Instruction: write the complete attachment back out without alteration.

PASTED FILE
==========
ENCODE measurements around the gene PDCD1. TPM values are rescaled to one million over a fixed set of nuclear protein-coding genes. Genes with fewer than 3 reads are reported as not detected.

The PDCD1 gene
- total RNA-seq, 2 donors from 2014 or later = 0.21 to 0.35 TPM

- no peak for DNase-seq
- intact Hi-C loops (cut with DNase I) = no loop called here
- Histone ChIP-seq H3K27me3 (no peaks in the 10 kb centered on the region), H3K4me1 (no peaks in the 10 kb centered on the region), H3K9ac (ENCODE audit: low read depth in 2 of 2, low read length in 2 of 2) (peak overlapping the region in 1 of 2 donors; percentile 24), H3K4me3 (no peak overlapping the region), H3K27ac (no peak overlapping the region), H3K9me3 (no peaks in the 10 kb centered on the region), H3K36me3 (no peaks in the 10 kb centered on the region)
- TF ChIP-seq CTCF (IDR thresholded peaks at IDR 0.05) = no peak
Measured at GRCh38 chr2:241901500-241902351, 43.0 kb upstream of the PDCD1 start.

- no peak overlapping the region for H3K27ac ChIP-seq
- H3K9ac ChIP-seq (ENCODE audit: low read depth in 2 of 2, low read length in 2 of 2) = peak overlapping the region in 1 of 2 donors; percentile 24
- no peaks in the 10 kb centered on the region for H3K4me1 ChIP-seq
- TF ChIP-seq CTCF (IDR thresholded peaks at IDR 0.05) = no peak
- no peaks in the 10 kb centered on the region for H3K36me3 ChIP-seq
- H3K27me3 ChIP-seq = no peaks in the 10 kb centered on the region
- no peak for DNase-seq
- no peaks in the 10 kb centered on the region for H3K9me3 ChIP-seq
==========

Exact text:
ENCODE measurements around the gene PDCD1. TPM values are rescaled to one million over a fixed set of nuclear protein-coding genes. Genes with fewer than 3 reads are reported as not detected.

The PDCD1 gene
- total RNA-seq, 2 donors from 2014 or later = 0.21 to 0.35 TPM

- no peak for DNase-seq
- intact Hi-C loops (cut with DNase I) = no loop called here
- Histone ChIP-seq H3K27me3 (no peaks in the 10 kb centered on the region), H3K4me1 (no peaks in the 10 kb centered on the region), H3K9ac (ENCODE audit: low read depth in 2 of 2, low read length in 2 of 2) (peak overlapping the region in 1 of 2 donors; percentile 24), H3K4me3 (no peak overlapping the region), H3K27ac (no peak overlapping the region), H3K9me3 (no peaks in the 10 kb centered on the region), H3K36me3 (no peaks in the 10 kb centered on the region)
- TF ChIP-seq CTCF (IDR thresholded peaks at IDR 0.05) = no peak
Measured at GRCh38 chr2:241901500-241902351, 43.0 kb upstream of the PDCD1 start.

- no peak overlapping the region for H3K27ac ChIP-seq
- H3K9ac ChIP-seq (ENCODE audit: low read depth in 2 of 2, low read length in 2 of 2) = peak overlapping the region in 1 of 2 donors; percentile 24
- no peaks in the 10 kb centered on the region for H3K4me1 ChIP-seq
- TF ChIP-seq CTCF (IDR thresholded peaks at IDR 0.05) = no peak
- no peaks in the 10 kb centered on the region for H3K36me3 ChIP-seq
- H3K27me3 ChIP-seq = no peaks in the 10 kb centered on the region
- no peak for DNase-seq
- no peaks in the 10 kb centered on the region for H3K9me3 ChIP-seq